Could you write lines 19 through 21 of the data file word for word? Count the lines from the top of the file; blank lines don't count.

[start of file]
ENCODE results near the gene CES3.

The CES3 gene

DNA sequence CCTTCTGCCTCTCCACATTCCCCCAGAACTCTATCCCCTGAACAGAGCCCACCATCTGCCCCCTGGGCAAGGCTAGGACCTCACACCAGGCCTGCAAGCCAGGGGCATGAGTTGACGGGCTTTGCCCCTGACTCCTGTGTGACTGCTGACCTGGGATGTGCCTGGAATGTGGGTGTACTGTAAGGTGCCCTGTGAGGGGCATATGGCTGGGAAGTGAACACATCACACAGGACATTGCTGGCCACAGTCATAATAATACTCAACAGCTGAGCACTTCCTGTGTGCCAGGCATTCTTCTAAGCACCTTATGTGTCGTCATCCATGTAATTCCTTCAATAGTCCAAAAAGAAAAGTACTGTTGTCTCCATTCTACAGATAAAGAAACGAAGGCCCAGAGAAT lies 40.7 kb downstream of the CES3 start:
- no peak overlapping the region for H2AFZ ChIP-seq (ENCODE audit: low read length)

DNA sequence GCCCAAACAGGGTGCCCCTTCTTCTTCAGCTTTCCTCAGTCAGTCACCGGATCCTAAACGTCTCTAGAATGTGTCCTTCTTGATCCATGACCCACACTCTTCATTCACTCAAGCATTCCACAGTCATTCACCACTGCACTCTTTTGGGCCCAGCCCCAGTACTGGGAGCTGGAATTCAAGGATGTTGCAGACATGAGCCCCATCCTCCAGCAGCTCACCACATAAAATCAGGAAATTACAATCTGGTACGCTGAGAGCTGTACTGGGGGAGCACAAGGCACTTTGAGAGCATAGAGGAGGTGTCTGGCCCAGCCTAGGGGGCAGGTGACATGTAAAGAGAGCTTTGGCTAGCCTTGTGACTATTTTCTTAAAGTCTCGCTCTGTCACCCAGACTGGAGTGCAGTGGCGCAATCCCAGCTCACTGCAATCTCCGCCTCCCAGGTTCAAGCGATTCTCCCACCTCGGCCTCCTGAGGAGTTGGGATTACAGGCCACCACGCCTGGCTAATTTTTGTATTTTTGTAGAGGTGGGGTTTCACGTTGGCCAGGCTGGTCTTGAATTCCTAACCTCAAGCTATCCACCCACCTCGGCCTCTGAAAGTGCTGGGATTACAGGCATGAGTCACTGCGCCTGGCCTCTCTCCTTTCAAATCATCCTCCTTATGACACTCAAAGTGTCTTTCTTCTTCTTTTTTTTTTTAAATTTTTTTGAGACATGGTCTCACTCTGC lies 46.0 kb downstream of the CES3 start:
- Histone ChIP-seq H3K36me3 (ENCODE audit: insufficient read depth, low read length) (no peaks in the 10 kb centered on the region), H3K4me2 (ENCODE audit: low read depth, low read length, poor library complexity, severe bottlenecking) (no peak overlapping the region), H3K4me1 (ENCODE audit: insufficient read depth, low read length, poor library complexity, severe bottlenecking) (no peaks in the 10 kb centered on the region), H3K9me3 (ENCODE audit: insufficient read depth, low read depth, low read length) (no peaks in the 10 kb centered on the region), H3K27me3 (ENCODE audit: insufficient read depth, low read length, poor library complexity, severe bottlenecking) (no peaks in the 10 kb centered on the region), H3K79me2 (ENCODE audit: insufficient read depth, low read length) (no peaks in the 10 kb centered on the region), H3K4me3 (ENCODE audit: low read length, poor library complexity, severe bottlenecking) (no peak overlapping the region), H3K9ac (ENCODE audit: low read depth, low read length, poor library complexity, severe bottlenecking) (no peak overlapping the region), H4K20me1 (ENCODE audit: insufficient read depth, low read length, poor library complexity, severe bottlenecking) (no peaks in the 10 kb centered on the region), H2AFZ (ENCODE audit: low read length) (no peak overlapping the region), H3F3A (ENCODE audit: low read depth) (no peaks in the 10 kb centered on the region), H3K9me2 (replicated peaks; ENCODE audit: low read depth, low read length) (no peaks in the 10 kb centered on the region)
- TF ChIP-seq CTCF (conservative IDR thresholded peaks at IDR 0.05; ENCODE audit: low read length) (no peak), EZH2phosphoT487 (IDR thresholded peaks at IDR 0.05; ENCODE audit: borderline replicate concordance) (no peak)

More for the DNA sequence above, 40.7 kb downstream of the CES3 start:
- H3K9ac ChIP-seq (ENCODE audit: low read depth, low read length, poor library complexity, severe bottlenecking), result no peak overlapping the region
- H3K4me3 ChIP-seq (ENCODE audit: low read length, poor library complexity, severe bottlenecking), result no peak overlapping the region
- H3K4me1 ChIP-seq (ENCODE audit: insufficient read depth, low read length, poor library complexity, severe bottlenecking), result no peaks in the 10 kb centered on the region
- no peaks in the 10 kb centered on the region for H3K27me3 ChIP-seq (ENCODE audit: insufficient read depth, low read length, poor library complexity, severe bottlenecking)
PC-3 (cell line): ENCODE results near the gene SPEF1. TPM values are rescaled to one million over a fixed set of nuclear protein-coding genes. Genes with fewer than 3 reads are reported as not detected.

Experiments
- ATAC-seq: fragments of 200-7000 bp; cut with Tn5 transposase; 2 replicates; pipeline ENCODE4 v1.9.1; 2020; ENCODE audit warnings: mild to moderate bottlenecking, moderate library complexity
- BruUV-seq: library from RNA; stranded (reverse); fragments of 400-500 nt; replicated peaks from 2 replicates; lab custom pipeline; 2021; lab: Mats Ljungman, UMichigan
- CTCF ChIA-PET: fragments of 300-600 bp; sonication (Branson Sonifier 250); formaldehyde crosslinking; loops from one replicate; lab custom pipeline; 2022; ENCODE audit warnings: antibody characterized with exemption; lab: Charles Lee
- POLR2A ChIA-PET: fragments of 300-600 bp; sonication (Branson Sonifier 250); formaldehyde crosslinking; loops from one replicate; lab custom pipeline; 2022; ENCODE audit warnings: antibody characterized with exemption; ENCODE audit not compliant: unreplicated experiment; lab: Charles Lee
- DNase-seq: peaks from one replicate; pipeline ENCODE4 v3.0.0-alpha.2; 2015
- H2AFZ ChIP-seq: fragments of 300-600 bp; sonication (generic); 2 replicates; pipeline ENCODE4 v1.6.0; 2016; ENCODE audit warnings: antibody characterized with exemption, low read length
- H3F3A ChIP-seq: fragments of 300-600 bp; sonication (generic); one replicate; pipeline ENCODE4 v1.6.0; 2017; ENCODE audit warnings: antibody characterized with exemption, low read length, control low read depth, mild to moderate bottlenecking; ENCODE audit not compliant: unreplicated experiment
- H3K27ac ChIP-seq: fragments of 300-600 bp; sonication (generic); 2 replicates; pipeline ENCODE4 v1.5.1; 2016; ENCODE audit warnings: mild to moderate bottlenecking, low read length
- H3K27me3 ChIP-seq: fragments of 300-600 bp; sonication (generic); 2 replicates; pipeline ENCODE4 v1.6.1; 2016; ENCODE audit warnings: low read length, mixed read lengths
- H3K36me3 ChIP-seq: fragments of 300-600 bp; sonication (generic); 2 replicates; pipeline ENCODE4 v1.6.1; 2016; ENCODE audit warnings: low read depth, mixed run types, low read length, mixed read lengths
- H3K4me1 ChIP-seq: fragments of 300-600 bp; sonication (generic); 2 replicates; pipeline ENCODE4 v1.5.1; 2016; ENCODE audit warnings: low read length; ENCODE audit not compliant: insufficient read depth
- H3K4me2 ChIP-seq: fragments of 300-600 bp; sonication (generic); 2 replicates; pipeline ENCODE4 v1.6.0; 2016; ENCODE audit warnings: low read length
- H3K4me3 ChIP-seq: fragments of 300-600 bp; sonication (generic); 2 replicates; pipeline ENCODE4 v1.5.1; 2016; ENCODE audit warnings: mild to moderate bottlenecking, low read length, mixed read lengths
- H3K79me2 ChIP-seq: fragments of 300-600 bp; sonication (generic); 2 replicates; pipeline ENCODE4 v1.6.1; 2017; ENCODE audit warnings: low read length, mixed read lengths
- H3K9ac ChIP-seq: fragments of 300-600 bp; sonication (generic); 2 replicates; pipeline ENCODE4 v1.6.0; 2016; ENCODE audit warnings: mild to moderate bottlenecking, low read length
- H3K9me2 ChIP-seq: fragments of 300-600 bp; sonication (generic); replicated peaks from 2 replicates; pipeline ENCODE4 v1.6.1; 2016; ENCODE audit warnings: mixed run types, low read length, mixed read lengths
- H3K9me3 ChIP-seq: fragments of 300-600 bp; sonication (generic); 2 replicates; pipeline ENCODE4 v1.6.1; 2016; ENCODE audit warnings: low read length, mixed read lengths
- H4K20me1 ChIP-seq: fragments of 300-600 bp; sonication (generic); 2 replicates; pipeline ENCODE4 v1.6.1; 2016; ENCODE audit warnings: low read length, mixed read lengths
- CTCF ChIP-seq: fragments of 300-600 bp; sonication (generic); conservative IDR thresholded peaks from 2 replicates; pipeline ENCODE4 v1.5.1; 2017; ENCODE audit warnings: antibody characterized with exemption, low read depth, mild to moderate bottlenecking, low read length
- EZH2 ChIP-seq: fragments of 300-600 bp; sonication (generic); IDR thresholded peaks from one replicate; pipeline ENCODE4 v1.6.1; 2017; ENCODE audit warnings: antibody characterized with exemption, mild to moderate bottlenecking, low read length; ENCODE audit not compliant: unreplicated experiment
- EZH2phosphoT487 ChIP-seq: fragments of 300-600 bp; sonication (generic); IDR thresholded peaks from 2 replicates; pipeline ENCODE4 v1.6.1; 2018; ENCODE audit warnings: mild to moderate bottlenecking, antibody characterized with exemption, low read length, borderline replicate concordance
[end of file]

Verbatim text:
- DNase-seq: peaks from one replicate; pipeline ENCODE4 v3.0.0-alpha.2; 2015
- H2AFZ ChIP-seq: fragments of 300-600 bp; sonication (generic); 2 replicates; pipeline ENCODE4 v1.6.0; 2016; ENCODE audit warnings: antibody characterized with exemption, low read length
- H3F3A ChIP-seq: fragments of 300-600 bp; sonication (generic); one replicate; pipeline ENCODE4 v1.6.0; 2017; ENCODE audit warnings: antibody characterized with exemption, low read length, control low read depth, mild to moderate bottlenecking; ENCODE audit not compliant: unreplicated experiment